Remember all the hubbub last year over Bush's limits on embryonic stem-cell research? It turns out, reports the Chicago Tribune, that those limits don't cover research on fetuses at all.

"The Bush administration has approved the first federally funded project using stem cells obtained from fetuses aborted up to eight weeks after conception," the Tribune reported yesterday. "Because of a discrepancy in regulations, stem cells taken from fetuses are subject to different rules than similar cells from embryos. In fact, the cells derived from fetuses may qualify for a broader range of federal funds, government experts said. … Days-old embryos have some protections that 8-week-old fetuses don't."

John Gearhart of the Johns Hopkins University School of Medicine and his team of researchers received a $150,000 grant from the National Institutes of Health to study the use of fetal cells in treating diabetes. The cells, called embryonic germ cells, came from fetuses aborted between five to eight weeks of development. Gearhart says the germ cells are just as versatile as embryonic stem cells. "If you look at the history of these cells, they basically are doing the same thing [as embryonic stem cells], they just represent a different source," he told the Tribune.

Know what else does basically the same thing as embryonic stem cells? Stem cells derived from adult bone marrow. As the Minneapolis Star-Tribune reported yesterday, biologists at the University of Minnesota continue to have promising results with these cells, which no one opposes on bioethical grounds.

Even The New York Times had to admit that adult stem cells are in many ways preferable to embryonic ones. "But research on stem cells derived from embryos has progressed farther and faster than work on adult stem cells and is still vitally important," it maintained in an editorial yesterday. "Both lines of research should be pursued simultaneously. It will take years before scientists sort out which approach is more promising, and for what diseases—or whether either will ultimately pay off—so abandoning one now could be tantamount to substantially delaying developing therapies."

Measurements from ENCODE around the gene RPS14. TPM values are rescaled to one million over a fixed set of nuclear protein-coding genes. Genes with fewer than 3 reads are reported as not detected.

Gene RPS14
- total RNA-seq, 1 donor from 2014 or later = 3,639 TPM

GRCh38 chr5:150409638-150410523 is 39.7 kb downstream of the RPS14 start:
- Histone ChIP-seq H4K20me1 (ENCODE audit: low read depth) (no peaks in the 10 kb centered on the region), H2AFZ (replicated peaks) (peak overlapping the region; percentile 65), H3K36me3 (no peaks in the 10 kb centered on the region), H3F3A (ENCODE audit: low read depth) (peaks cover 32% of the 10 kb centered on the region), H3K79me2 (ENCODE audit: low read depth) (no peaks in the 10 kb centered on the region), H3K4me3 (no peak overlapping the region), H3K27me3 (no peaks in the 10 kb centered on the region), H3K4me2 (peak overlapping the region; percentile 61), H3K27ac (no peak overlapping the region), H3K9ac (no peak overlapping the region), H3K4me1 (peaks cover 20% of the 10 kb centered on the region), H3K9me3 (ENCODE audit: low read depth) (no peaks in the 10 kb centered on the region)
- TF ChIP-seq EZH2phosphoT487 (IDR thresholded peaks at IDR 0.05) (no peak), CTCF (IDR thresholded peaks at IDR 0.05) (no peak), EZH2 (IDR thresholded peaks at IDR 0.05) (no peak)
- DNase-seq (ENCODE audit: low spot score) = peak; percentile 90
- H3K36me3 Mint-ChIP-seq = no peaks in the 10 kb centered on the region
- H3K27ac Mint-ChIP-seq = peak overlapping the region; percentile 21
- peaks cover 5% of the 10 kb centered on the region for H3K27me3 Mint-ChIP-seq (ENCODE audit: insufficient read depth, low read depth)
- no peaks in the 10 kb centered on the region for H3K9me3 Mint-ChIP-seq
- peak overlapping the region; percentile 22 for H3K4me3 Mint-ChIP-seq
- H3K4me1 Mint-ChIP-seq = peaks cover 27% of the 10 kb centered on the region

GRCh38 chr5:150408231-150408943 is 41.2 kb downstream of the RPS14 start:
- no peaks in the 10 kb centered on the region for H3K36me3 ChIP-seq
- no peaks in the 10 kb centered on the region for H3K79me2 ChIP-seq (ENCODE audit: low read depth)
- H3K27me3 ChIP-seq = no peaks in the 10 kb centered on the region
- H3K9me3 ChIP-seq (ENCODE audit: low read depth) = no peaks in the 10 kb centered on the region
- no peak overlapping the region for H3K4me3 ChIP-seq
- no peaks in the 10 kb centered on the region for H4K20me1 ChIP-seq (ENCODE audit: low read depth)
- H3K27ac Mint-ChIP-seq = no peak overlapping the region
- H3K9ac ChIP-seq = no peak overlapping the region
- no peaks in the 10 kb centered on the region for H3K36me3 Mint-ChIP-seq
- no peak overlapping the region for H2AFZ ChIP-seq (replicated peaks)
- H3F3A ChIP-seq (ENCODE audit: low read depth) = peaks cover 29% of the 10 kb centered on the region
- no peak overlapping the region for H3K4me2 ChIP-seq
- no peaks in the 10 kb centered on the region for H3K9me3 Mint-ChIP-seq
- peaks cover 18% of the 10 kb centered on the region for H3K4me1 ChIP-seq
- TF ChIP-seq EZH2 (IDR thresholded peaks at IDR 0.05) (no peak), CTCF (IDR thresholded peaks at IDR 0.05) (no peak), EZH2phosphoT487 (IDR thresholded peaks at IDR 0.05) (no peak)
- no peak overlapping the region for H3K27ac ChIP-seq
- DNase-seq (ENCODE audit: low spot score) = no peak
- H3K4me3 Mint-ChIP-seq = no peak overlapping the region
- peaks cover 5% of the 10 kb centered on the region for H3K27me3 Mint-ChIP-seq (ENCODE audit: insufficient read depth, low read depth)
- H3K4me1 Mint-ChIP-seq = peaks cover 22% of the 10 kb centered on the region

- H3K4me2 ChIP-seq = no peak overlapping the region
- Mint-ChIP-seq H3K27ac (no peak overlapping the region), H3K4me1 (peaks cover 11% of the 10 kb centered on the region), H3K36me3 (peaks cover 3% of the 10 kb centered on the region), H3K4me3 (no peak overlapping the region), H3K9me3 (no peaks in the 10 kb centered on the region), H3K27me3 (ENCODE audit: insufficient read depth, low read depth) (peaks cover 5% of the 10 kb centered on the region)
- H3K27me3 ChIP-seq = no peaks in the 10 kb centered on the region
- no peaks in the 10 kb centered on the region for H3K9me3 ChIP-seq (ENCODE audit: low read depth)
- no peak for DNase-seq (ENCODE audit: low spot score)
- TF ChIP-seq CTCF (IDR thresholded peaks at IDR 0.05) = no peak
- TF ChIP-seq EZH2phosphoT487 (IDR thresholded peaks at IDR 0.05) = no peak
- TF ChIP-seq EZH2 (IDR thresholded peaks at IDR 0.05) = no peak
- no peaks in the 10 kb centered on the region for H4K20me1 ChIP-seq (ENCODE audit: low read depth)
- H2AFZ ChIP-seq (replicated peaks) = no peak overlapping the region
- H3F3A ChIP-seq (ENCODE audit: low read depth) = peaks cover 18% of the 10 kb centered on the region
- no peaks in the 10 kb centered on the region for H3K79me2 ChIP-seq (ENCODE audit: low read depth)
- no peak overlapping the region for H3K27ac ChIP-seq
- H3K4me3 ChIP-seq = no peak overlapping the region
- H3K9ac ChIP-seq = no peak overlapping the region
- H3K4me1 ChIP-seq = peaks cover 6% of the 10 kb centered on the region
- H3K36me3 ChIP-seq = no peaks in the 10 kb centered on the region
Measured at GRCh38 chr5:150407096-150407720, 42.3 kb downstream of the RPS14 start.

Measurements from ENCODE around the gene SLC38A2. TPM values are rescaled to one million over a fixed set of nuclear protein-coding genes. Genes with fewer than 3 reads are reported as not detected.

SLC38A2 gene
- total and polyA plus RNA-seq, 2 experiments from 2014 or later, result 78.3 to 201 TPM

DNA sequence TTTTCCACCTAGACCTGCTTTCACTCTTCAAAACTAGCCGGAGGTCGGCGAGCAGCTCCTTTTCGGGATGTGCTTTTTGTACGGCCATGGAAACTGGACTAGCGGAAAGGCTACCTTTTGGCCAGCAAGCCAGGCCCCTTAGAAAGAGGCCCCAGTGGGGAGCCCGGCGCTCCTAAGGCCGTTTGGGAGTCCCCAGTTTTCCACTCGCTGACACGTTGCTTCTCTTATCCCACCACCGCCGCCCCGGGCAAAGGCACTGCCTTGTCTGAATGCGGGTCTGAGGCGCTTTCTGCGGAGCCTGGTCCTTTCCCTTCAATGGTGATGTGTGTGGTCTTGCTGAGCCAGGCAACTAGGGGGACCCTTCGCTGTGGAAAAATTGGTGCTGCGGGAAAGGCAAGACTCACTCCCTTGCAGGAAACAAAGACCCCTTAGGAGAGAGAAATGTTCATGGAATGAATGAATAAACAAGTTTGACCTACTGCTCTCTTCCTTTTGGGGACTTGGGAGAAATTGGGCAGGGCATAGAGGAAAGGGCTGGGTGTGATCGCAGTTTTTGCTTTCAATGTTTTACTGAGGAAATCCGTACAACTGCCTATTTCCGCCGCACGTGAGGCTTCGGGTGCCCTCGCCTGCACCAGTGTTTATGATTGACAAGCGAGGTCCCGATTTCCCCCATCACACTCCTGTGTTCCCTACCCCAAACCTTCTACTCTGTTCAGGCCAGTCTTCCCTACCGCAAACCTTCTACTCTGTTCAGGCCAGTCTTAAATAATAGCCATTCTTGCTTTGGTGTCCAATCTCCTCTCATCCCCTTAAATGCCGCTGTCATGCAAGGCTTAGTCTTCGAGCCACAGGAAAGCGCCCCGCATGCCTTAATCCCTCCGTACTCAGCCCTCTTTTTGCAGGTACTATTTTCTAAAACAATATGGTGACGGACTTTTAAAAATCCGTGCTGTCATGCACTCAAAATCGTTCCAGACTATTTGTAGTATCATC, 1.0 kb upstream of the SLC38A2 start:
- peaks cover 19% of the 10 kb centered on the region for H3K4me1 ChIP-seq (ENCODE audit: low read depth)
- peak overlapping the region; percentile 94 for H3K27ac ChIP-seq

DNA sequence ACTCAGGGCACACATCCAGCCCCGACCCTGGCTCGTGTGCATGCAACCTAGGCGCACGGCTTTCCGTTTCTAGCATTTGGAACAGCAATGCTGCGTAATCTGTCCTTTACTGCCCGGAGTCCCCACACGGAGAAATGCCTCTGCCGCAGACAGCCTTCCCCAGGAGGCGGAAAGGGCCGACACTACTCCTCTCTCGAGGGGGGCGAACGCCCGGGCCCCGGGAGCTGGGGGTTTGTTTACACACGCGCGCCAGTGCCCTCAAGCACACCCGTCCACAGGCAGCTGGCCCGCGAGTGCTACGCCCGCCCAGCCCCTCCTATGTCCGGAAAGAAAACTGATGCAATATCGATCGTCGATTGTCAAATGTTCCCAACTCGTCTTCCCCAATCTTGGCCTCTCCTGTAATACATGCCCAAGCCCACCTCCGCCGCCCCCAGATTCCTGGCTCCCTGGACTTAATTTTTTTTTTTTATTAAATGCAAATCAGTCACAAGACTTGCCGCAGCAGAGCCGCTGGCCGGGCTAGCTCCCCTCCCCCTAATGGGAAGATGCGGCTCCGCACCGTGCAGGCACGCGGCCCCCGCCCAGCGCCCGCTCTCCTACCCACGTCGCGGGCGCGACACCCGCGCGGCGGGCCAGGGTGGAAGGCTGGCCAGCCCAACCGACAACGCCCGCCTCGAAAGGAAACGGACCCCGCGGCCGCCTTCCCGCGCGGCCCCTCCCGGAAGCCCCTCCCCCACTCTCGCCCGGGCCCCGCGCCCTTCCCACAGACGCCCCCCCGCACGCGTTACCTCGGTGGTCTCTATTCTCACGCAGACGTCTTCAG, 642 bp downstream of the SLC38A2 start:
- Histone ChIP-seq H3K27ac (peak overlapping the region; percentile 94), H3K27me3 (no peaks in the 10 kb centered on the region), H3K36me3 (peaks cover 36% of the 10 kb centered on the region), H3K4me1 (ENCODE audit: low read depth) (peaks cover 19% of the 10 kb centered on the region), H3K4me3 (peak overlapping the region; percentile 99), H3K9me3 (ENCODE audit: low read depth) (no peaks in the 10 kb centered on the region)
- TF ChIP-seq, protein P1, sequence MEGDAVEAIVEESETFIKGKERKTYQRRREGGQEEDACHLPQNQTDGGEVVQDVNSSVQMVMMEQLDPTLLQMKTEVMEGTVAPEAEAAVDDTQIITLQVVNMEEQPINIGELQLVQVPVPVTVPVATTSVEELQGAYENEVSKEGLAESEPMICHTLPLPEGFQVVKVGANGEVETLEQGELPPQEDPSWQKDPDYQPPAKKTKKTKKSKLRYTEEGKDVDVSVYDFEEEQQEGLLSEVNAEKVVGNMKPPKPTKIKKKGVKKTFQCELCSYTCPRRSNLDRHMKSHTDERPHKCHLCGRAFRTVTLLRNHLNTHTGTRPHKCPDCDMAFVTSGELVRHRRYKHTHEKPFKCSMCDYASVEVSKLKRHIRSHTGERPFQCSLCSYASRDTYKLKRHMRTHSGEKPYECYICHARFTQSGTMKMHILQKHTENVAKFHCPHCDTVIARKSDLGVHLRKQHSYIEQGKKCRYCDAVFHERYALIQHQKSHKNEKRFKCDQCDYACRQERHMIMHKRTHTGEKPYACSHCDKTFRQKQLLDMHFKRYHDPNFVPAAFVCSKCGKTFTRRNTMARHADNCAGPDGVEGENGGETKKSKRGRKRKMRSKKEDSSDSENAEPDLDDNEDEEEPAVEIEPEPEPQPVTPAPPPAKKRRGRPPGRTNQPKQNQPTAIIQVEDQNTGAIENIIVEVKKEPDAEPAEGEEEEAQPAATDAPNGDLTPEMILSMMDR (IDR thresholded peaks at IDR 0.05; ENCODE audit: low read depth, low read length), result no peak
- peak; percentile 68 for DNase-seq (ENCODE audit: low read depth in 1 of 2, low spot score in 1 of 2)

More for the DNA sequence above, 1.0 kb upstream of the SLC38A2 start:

And now there appears to be a third way, which seems at least as problematic as experiments on embryos. (By the way, the usual definition of when an embryo is considered a fetus is eight weeks. But if these are taken "from fetuses aborted between eight to five weeks of development," doesn't that mean several aren't fetuses anyway?) "White House officials said Bush left the Clinton guidelines for fetal-derived cells in place because Congress passed a law in 1993 that made it illegal for presidents to ban funding for such research," the Tribune's Jeremy Manier reported.

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Weblog isn't familiar with this law but does remember a 1995 law that banned using federal money for biomedical research on embryos (the Clinton administration got around it by allowing researchers to experiment on embryos from third parties, like fertility and abortion clinics).

There's not a lot of commentary yet on this story at prolife organizations' websites, though Family Research Council President Ken Connor has one quote in the Tribune: "If [President Bush] is faithful to the principles he enunciated in the campaign, my hope is you'd begin to see change."

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